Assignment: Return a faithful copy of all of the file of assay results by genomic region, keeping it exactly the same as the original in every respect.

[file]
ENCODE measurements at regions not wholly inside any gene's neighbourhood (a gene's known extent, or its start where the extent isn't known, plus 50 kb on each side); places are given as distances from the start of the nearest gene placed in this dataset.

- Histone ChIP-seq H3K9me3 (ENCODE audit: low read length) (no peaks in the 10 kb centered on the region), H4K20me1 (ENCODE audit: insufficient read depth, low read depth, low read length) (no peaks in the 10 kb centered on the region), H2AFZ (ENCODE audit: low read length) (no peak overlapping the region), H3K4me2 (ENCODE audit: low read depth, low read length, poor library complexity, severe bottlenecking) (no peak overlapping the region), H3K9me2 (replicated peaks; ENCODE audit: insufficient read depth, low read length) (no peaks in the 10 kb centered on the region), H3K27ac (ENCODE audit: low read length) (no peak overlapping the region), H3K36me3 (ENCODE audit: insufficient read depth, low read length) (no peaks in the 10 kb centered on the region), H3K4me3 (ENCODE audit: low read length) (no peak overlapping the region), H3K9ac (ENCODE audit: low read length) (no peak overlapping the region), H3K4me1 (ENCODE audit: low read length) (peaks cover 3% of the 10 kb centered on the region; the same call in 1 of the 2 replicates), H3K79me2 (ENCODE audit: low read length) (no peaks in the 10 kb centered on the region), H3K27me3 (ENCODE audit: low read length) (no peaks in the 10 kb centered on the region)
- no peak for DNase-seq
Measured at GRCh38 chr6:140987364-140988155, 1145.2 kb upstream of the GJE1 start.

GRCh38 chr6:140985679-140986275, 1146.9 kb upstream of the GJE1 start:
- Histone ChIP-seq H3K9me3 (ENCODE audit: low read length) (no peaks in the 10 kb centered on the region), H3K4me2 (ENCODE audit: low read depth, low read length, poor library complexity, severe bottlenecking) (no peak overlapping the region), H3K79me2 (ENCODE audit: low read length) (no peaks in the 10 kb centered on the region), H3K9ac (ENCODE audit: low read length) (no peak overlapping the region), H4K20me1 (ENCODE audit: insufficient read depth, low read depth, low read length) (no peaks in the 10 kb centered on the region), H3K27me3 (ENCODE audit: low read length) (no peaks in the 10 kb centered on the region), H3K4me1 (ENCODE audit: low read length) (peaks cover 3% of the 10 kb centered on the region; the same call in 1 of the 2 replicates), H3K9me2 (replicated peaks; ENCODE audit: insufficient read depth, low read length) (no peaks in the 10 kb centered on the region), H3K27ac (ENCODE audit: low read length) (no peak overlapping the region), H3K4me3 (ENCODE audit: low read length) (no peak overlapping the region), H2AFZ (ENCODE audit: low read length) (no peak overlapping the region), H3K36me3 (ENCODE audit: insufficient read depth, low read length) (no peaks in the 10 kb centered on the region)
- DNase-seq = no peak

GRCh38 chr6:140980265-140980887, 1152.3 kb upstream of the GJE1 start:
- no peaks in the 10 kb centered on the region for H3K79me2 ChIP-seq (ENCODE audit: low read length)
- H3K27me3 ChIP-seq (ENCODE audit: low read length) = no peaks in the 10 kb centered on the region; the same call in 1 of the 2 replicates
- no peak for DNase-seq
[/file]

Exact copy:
ENCODE measurements at regions not wholly inside any gene's neighbourhood (a gene's known extent, or its start where the extent isn't known, plus 50 kb on each side); places are given as distances from the start of the nearest gene placed in this dataset.

- Histone ChIP-seq H3K9me3 (ENCODE audit: low read length) (no peaks in the 10 kb centered on the region), H4K20me1 (ENCODE audit: insufficient read depth, low read depth, low read length) (no peaks in the 10 kb centered on the region), H2AFZ (ENCODE audit: low read length) (no peak overlapping the region), H3K4me2 (ENCODE audit: low read depth, low read length, poor library complexity, severe bottlenecking) (no peak overlapping the region), H3K9me2 (replicated peaks; ENCODE audit: insufficient read depth, low read length) (no peaks in the 10 kb centered on the region), H3K27ac (ENCODE audit: low read length) (no peak overlapping the region), H3K36me3 (ENCODE audit: insufficient read depth, low read length) (no peaks in the 10 kb centered on the region), H3K4me3 (ENCODE audit: low read length) (no peak overlapping the region), H3K9ac (ENCODE audit: low read length) (no peak overlapping the region), H3K4me1 (ENCODE audit: low read length) (peaks cover 3% of the 10 kb centered on the region; the same call in 1 of the 2 replicates), H3K79me2 (ENCODE audit: low read length) (no peaks in the 10 kb centered on the region), H3K27me3 (ENCODE audit: low read length) (no peaks in the 10 kb centered on the region)
- no peak for DNase-seq
Measured at GRCh38 chr6:140987364-140988155, 1145.2 kb upstream of the GJE1 start.

GRCh38 chr6:140985679-140986275, 1146.9 kb upstream of the GJE1 start:
- Histone ChIP-seq H3K9me3 (ENCODE audit: low read length) (no peaks in the 10 kb centered on the region), H3K4me2 (ENCODE audit: low read depth, low read length, poor library complexity, severe bottlenecking) (no peak overlapping the region), H3K79me2 (ENCODE audit: low read length) (no peaks in the 10 kb centered on the region), H3K9ac (ENCODE audit: low read length) (no peak overlapping the region), H4K20me1 (ENCODE audit: insufficient read depth, low read depth, low read length) (no peaks in the 10 kb centered on the region), H3K27me3 (ENCODE audit: low read length) (no peaks in the 10 kb centered on the region), H3K4me1 (ENCODE audit: low read length) (peaks cover 3% of the 10 kb centered on the region; the same call in 1 of the 2 replicates), H3K9me2 (replicated peaks; ENCODE audit: insufficient read depth, low read length) (no peaks in the 10 kb centered on the region), H3K27ac (ENCODE audit: low read length) (no peak overlapping the region), H3K4me3 (ENCODE audit: low read length) (no peak overlapping the region), H2AFZ (ENCODE audit: low read length) (no peak overlapping the region), H3K36me3 (ENCODE audit: insufficient read depth, low read length) (no peaks in the 10 kb centered on the region)
- DNase-seq = no peak

GRCh38 chr6:140980265-140980887, 1152.3 kb upstream of the GJE1 start:
- no peaks in the 10 kb centered on the region for H3K79me2 ChIP-seq (ENCODE audit: low read length)
- H3K27me3 ChIP-seq (ENCODE audit: low read length) = no peaks in the 10 kb centered on the region; the same call in 1 of the 2 replicates
- no peak for DNase-seq